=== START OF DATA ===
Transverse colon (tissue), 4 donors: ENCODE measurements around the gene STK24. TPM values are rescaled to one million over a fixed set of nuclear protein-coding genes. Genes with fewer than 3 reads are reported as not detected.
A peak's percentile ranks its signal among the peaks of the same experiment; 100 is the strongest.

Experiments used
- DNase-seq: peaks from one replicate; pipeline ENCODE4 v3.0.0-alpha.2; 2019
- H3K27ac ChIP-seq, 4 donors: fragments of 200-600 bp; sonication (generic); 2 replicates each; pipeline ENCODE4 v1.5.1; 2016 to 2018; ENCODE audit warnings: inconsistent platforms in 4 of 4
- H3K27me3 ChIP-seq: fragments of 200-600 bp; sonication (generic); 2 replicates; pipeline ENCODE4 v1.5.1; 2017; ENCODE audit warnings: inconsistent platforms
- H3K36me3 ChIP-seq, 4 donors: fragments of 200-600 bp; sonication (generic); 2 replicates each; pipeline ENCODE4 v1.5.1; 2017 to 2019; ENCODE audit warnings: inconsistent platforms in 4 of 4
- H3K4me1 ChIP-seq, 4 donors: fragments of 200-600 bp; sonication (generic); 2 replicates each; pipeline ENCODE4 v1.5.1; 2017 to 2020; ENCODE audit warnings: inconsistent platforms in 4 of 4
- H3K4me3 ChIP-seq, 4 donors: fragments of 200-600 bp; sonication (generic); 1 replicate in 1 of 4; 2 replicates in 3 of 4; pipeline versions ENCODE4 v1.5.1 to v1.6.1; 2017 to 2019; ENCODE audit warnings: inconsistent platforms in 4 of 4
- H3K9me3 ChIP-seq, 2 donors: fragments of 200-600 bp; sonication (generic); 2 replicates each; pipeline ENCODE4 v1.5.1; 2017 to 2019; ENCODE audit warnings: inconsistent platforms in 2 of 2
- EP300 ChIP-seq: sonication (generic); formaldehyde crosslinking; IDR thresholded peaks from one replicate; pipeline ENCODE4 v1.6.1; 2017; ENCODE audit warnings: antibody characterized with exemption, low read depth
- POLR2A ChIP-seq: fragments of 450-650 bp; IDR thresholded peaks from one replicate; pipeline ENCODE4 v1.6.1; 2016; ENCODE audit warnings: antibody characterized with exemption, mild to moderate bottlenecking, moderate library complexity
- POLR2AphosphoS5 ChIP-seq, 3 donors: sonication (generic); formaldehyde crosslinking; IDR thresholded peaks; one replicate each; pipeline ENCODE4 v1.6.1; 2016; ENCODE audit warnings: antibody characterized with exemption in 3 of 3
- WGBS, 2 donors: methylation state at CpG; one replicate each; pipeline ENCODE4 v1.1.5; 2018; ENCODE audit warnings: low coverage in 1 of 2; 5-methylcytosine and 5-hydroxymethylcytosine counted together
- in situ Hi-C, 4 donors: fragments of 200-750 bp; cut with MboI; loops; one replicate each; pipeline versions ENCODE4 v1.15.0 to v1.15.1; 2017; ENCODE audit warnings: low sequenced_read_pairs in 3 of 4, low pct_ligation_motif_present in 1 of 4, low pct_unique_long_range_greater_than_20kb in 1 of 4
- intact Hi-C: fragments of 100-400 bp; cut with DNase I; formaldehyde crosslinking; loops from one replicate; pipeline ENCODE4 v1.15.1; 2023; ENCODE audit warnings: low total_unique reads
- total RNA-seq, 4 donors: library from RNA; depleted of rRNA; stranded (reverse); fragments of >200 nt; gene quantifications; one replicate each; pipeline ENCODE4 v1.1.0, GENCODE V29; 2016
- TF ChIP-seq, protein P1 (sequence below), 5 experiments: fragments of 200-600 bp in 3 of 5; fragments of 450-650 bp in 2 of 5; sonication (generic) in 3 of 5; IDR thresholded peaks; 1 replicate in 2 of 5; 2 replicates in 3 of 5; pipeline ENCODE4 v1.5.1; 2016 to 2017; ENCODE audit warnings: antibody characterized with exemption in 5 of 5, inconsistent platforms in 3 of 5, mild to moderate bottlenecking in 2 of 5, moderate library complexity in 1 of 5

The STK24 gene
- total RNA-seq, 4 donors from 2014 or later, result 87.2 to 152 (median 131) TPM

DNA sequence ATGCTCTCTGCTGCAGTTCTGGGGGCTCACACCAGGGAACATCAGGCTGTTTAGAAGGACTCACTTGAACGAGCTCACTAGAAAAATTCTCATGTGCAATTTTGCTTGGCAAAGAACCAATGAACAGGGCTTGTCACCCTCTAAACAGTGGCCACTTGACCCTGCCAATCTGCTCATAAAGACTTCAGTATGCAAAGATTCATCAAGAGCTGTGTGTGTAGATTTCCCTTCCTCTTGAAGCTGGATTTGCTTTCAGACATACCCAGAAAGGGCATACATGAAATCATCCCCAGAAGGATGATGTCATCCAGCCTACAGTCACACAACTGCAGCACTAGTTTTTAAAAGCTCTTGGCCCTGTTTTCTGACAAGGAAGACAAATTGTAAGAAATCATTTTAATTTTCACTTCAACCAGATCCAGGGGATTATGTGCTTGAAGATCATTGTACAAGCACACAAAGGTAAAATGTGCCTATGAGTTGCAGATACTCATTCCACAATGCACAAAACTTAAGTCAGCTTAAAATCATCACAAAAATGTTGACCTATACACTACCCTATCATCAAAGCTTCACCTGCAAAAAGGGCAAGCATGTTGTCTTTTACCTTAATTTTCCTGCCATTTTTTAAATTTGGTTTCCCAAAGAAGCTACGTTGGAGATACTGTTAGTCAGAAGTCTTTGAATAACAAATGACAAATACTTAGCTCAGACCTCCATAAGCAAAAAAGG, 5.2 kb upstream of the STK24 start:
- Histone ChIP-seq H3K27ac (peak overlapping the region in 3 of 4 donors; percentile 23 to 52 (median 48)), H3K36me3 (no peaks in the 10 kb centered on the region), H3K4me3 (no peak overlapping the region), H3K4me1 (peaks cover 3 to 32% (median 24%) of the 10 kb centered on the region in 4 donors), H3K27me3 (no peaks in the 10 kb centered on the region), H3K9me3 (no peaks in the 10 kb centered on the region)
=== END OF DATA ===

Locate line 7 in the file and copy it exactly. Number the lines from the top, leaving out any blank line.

- H3K36me3 ChIP-seq, 4 donors: fragments of 200-600 bp; sonication (generic); 2 replicates each; pipeline ENCODE4 v1.5.1; 2017 to 2019; ENCODE audit warnings: inconsistent platforms in 4 of 4